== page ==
By Ivan G. Goldman
Was Floyd Mayweather serious when he named Andre Berto and Karim Mayfield as candidates for his next opponent? Logic and history tell us no.
First the logic. You can’t sell either guy on pay-per-view, and Floyd is unlikely to give up all those PPV millions so he can select a blatant walkover opponent.
And now the history. If anyone still believes what Floyd says when discussing such matters, reflect on the time he held a poll, telling fans they could choose between Amir Khan or Marcos Maidana as his next opponent. They chose Khan, he fought Maidana. Twice.
So history tells us his utterances, tweets, instagrams, and other messages on such matters tend to reflect something apart from what he’s really going to do.
Mayweather floated the two latest names on his favored fighthype.com media outlet and elsewhere. Here’s a sample from the latest questions fighthype put to him: “Even though your fighting career is coming to an end, your promotional career is starting to take it (sic) off.”
I assume you noticed that question wasn’t even a question. Well it passes for a question on fighthype. Mayweather also said he was looking to put an Adrien Broner-Shawn Porter rematch on the undercard of his fight September 12 at the MGM Grand in Las Vegas. Presumably the show will be promoted by his company with advice from boxing godfather Al Haymon, Floyd’s contractual adviser.
Is there another rematch that’s less called for after last Saturday’s stinker of a clinchorama between Broner and Porter on NBC? This rematch would follow the same logic Hollywood uses when first it makes a terrible movie and then it makes a sequel that’s even more terrible.
Mayweather, the best fighter pound for pound anywhere in the world, is by far the best-paid athlete in the world. Talent, accomplishments and money don’t always work as a team, and it’s a tribute to him and Haymon that they’ve done their work so well. No, that wasn’t a question. Just fact.
I have no quarrel with undefeated Floyd selecting a gimme opponent for his 49th and possibly final contest. But I strongly doubt it would be anyone so obviously not up to par as Berto, 30-3, 23 KOs, or Mayfield, 19-2-1, 11 KOs.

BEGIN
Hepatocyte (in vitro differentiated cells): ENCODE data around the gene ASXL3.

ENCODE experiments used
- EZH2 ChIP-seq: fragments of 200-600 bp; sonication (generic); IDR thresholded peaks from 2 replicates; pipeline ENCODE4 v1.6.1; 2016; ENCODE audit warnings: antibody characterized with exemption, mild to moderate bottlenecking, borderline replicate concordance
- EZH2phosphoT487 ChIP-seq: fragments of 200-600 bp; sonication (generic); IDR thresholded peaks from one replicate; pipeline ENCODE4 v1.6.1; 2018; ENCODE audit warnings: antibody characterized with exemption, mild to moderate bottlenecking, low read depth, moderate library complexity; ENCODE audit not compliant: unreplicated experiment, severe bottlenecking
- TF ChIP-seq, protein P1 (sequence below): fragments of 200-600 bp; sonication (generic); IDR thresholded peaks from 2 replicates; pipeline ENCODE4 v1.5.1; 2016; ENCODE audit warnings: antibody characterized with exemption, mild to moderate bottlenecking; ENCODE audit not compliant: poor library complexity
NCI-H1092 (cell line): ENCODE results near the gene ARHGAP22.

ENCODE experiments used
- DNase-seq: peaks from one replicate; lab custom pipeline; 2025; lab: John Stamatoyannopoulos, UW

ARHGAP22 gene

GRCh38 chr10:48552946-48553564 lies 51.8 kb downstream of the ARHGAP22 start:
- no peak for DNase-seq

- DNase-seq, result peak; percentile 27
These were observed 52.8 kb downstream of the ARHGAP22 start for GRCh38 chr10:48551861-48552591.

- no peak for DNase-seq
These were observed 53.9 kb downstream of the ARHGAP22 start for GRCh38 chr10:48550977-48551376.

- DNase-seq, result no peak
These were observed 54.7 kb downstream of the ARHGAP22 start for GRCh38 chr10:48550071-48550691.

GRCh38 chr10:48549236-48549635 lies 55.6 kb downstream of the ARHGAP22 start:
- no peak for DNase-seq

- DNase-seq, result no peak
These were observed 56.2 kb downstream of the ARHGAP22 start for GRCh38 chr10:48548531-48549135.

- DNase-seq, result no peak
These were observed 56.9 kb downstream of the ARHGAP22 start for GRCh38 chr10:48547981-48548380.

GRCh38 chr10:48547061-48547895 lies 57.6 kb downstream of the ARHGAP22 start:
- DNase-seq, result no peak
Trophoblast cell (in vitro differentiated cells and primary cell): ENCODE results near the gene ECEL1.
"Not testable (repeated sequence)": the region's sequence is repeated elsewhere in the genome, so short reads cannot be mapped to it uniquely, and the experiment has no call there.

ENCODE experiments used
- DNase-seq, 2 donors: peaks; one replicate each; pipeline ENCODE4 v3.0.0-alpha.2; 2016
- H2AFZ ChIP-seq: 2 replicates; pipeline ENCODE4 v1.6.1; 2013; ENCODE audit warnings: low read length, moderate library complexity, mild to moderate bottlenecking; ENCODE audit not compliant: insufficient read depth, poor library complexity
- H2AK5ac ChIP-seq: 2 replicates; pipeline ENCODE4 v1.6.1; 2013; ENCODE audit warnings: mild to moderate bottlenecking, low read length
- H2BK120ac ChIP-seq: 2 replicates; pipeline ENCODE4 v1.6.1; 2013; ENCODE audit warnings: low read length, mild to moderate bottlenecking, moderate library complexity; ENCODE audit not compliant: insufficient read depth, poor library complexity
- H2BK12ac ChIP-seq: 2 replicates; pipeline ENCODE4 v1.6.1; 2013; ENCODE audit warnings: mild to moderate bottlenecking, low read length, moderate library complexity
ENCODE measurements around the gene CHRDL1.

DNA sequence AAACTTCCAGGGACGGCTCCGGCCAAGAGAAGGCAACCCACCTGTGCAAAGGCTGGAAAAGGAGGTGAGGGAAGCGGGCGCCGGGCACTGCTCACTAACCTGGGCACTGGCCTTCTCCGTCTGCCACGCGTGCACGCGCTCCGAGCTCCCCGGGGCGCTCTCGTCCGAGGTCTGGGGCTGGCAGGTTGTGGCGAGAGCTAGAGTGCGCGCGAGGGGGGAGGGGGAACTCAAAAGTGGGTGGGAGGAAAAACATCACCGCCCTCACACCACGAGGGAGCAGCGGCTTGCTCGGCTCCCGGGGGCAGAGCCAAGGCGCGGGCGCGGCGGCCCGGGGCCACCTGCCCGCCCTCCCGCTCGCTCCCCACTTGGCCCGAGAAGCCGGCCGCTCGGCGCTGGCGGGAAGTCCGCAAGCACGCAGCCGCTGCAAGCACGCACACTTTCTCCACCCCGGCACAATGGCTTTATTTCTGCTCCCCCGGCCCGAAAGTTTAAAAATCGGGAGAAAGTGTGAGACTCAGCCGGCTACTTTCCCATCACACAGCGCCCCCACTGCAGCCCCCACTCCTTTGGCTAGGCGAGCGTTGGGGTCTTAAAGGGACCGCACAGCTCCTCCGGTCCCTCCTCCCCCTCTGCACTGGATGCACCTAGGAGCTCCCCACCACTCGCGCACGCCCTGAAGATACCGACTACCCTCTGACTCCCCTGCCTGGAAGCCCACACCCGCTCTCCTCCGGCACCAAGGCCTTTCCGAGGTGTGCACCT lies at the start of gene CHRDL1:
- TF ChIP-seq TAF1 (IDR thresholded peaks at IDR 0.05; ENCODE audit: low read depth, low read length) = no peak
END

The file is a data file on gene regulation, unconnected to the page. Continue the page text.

Berto lost three of his last five and Mayfield two of his last three. And junior welter Mayfield isn’t even a welterweight. He may be best known for getting fired as Manny Pacquiao’s sparring partner. Team Pacquiao said he head-butted Manny, inflicting a slight cut.
Neither Mayfield nor Berto is ranked anywhere near the top ten in his division.
Floyd’s dual role of promoter and fighter is partly to blame for these goofy outbursts. The occupations don’t always work in perfect harmony. That could be seen when he floated the name of long-retired Oscar De La Hoya for Opponent Number 49.
Other possibilities? Kell Brook, Gennady Golovkin, Khan, and Keith Thurman. Also the winner of Timothy Bradley-Jesse Vargas, which will be fought Saturday night in Carson, California.
It’s almost impossible for a fighter to really clean out his division because there are always young guys moving up and clamoring for attention and bigger purses. So when a prominent fighter hangs up his gloves he can always be accused of ducking somebody.
But Mayweather, 38, has defeated a real murderers’ row of opponents.
Talk about him began to dissipate now that his easy victory over Manny Pacquiao is seven weeks behind him. He
decided this was a good time to get back in the news, and he had a point. When he quits, it’s just possible we’ll miss him.
Ivan G. Goldman’s 5th novel The Debtor Class is a ‘gripping …triumphant read,’ says Publishers Weekly. A future cult classic with ‘howlingly funny dialogue,’ says Booklist. Available now from Permanent Press wherever fine books are sold. Goldman is a New York Times best-selling author.
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